By Erin Bank
Bruce McKay is a San Francisco native with deep roots. His family has lived here since coming from Scotland in 1829.
When McKay started a writing project in 2005, he wanted to honor his family’s heritage and celebrate San Francisco, especially the western side. The result is his fantasy graphic novel, “The Tengu: Thirty Vignettes.”
McKay has created a vibrant world of bird people, inspired by the tengu of Japanese folk religion. They are capricious tricksters with both human and birdlike characteristics. McKay’s bird people live in a sort of parallel universe of a San Francisco uninhabited by humans.
His characters are based on avatars from many different religious and cultural traditions and mythologies. There are stories of gods and villains, tribal conflicts and alliances, and the threat of humans with greedy intentions encroaching on their world.
McKay uses some of the 10,000-12,000 pictures he has snapped of San Francisco landmarks – from the Beanery on Ninth Avenue to Sutro Tower – and draws his characters within them. He hopes locals will recognize their favorite haunts and takes all readers away from the usual tourist locations to the San Francisco of those who live here. In one image, a character sits atop Grand View Park, looking over the City. In another, two different bird tribes meet at the footbridge at Lake Merced
“I’m in a little of all the characters,” McKay said, pointing to the pages spread before him.
McKay himself is a character of San Francisco and the Inner Sunset. He grew up in a 1910 Queen Anne Victorian across from Mission Dolores, which he remembers fondly as he talks about the area as his playground. After he left home, it is fitting that he ended up in the Inner Sunset, because one of his first memories of the power of art happened in Golden Gate Park, along the Music Concourse, a place his grandparents would take him often.
“I knew the California Academy of Sciences was the place I was gonna go to learn about the world as it is, the natural world. I would go across the way to the de Young Museum to see the world as some people abstract it,” McKay said.
McKay was hooked on illustration from a young age, influenced by Charles Schultz (creator of the “Peanuts” cartoon) and the concept of Duckburg, the fictional Disney city in which Donald, Scrooge, and the other Disney ducks live.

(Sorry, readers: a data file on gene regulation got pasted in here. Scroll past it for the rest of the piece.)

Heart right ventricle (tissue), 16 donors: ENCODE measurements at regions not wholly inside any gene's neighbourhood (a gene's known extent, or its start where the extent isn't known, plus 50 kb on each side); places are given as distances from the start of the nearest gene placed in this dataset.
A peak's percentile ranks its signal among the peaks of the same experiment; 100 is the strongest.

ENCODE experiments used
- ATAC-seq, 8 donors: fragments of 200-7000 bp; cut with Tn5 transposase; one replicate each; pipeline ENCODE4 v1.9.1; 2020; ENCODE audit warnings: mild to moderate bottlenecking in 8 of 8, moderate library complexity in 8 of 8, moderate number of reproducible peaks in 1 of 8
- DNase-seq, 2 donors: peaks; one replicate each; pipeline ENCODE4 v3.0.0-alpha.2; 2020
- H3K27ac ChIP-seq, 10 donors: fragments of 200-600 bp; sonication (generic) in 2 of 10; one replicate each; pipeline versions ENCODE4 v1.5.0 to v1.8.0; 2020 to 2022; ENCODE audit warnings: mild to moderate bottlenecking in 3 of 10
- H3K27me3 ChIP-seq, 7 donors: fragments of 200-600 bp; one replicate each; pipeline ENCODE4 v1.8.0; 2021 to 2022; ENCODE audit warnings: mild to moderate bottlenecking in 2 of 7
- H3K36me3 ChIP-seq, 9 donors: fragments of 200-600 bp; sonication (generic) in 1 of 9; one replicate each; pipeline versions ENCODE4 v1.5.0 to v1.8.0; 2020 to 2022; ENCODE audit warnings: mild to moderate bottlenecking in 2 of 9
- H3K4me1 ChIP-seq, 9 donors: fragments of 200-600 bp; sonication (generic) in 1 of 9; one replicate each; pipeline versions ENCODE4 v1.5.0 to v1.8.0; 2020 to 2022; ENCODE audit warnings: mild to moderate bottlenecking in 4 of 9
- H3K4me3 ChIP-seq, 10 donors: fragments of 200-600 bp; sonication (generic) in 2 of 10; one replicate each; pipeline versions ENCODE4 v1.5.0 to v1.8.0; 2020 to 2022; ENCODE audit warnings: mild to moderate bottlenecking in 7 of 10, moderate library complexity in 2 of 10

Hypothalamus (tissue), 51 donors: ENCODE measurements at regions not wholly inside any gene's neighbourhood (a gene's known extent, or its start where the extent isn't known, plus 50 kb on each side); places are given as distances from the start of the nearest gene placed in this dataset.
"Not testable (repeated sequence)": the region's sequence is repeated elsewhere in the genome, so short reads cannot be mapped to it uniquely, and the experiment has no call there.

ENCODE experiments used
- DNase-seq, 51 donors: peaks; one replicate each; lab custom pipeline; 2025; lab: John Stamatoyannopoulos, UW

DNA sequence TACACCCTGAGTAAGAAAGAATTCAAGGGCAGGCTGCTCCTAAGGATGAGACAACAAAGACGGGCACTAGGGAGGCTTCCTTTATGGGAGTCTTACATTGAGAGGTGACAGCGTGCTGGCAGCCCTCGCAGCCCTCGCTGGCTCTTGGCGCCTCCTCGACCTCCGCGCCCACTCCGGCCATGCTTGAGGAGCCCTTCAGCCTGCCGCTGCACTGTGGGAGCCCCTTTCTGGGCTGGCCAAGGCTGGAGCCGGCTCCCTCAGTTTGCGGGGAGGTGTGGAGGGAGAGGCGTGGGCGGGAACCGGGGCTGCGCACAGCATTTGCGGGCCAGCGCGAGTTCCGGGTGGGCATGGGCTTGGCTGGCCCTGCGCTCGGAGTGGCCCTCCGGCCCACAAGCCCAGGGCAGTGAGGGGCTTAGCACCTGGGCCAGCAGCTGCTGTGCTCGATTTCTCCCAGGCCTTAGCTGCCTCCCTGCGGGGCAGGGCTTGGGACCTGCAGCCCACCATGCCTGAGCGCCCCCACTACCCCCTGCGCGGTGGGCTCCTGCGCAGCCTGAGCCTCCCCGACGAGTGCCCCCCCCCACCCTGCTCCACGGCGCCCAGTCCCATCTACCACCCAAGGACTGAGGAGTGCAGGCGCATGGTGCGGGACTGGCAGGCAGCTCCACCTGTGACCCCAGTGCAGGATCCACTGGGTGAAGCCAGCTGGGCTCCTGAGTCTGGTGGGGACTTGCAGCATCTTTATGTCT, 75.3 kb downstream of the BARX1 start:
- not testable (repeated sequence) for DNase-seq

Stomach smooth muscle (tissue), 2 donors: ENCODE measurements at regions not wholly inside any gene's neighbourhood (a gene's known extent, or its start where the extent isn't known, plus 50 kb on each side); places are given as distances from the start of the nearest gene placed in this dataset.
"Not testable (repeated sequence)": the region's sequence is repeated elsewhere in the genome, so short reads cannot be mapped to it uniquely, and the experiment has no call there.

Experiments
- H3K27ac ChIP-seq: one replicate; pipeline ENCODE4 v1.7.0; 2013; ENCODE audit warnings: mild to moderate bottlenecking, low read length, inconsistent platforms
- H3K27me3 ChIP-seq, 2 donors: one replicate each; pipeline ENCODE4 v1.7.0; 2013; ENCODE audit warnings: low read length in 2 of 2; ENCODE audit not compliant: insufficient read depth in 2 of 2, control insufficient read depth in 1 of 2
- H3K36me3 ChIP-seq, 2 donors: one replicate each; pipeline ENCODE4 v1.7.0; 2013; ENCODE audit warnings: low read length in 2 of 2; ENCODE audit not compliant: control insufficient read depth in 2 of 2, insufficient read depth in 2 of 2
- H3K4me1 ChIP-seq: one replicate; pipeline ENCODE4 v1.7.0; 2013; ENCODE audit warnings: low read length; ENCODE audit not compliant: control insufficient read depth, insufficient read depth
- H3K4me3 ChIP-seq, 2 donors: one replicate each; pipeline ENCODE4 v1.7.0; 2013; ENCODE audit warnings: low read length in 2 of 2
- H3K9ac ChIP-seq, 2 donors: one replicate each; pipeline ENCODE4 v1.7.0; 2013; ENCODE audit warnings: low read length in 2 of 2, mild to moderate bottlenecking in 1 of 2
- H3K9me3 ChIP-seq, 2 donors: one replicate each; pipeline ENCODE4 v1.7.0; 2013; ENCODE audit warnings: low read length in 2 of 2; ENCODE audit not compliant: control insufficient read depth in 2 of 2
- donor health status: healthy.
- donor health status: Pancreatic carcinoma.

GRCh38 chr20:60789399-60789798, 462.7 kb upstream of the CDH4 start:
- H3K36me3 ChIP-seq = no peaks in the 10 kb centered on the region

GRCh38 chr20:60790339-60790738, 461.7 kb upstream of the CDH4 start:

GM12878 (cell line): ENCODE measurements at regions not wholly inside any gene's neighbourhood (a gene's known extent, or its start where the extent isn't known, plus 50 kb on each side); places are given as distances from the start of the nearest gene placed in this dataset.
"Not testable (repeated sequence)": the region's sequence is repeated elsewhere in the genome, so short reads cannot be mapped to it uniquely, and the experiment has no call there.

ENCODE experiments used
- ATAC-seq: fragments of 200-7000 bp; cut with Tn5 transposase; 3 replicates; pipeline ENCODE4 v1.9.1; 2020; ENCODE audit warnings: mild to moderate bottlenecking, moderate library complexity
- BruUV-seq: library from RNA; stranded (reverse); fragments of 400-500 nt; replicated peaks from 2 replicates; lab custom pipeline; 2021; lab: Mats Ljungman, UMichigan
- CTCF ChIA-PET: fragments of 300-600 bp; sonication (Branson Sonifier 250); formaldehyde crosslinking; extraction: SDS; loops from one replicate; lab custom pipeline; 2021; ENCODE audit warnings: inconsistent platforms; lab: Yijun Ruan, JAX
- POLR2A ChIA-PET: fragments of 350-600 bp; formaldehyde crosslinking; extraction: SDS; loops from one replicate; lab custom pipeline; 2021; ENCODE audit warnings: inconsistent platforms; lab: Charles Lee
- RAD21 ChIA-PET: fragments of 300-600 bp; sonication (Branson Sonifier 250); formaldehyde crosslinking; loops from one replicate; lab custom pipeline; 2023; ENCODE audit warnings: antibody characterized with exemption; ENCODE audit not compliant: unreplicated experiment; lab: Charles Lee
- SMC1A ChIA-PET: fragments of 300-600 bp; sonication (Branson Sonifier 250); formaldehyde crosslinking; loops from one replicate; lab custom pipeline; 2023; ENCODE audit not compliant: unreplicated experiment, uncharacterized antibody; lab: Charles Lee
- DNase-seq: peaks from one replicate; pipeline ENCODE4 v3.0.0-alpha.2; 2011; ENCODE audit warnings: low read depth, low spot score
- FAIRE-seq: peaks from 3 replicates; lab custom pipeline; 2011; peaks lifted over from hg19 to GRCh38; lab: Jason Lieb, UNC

He has two older brothers; one got him interested in writing and the other got him interested in drawing.
McKay was pulled into a career in engineering through an apprenticeship, which first brought him to the Inner Sunset. His first journeyman job in 1983 was right next to the Academy of Art College in Union Square.
“I started taking up illustration,” McKay said. “That’s where I met a whole bunch of friends I’m still in touch with today.”
During his 40-year career as a building engineer, McKay always dabbled in art classes when he could fit them into his unpredictable shift schedule. He also learned on the job; he was able to study birds during a job at the California Academy of Sciences. That experience inspired McKay to create his bird people with many of the true physical and behavioral characteristics of the bird species after which they are modeled.
McKay was able to take a sabbatical in the early 2000s and work towards his BFA at San Francisco Art Institute, focusing on computer graphics and sculpture.
McKay had been thinking about the basis for “The Tengu” for a long time. He wanted a project that would combine his interests with the techniques he had learned over the years, and to honor his family’s heritage in San Francisco.
During a trip to New Zealand, the concept of his bird characters and their world finally came together. He had the idea that would allow him to create a story of family and San Francisco, while also creating an allegory for some of the changes the City has seen – identity politics, corporate culture, and the climate crisis.
“It’s a study of a society at the brink of falling apart,” McKay said.
But instead of a depressing, apocalyptic story, McKay hopes readers will take away some important, uplifting messages: that we can be proud of groups we belong to without losing our individuality; that we’re all human and can bond together to break down the structures that divide us – especially to find ways to combat the climate crisis – and the impermanence of objects and importance of the land and resources.
When he retired, McKay threw himself into completing “The Tengu.”
“This is my reason for being,” he said.
McKay is looking forward to an August self-publication date for his book, which will be the first of three in a series.
To learn more, go to McKay’s Instagram account: @bruce.mckay.754.
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